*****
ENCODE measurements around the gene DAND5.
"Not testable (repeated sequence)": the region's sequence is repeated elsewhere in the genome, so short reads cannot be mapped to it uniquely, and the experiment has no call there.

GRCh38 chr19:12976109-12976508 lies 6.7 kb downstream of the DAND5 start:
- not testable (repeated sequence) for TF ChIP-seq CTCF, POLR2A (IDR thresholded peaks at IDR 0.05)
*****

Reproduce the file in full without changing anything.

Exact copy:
ENCODE measurements around the gene DAND5.
"Not testable (repeated sequence)": the region's sequence is repeated elsewhere in the genome, so short reads cannot be mapped to it uniquely, and the experiment has no call there.

GRCh38 chr19:12976109-12976508 lies 6.7 kb downstream of the DAND5 start:
- not testable (repeated sequence) for TF ChIP-seq CTCF, POLR2A (IDR thresholded peaks at IDR 0.05)